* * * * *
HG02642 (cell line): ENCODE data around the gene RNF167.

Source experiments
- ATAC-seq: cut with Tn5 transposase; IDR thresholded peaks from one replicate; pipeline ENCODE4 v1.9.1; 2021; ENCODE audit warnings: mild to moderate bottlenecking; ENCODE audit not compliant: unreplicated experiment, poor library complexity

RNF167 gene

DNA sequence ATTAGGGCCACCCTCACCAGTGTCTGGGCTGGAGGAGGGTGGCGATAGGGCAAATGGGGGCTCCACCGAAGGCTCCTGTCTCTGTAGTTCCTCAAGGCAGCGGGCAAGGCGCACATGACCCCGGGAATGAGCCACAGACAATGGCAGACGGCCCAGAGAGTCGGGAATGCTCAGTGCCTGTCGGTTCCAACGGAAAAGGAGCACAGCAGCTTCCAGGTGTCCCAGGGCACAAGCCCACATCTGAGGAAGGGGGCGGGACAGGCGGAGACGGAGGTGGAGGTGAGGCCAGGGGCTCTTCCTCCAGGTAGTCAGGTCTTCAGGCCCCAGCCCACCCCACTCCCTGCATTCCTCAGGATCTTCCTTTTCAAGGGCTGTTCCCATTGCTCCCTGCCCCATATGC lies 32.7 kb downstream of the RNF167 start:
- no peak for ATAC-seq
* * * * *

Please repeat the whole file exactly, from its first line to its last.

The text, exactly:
HG02642 (cell line): ENCODE data around the gene RNF167.

Source experiments
- ATAC-seq: cut with Tn5 transposase; IDR thresholded peaks from one replicate; pipeline ENCODE4 v1.9.1; 2021; ENCODE audit warnings: mild to moderate bottlenecking; ENCODE audit not compliant: unreplicated experiment, poor library complexity

RNF167 gene

DNA sequence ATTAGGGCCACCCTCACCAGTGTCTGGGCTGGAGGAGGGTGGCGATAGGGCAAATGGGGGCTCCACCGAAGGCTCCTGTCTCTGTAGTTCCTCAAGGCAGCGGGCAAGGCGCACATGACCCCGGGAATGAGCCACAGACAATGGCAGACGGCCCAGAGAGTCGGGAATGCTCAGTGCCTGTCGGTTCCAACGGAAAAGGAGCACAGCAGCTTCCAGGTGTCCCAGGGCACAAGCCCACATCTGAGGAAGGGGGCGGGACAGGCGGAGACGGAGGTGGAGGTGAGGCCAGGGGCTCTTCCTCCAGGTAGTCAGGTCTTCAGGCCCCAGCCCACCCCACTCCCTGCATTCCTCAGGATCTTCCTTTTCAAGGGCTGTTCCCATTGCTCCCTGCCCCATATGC lies 32.7 kb downstream of the RNF167 start:
- no peak for ATAC-seq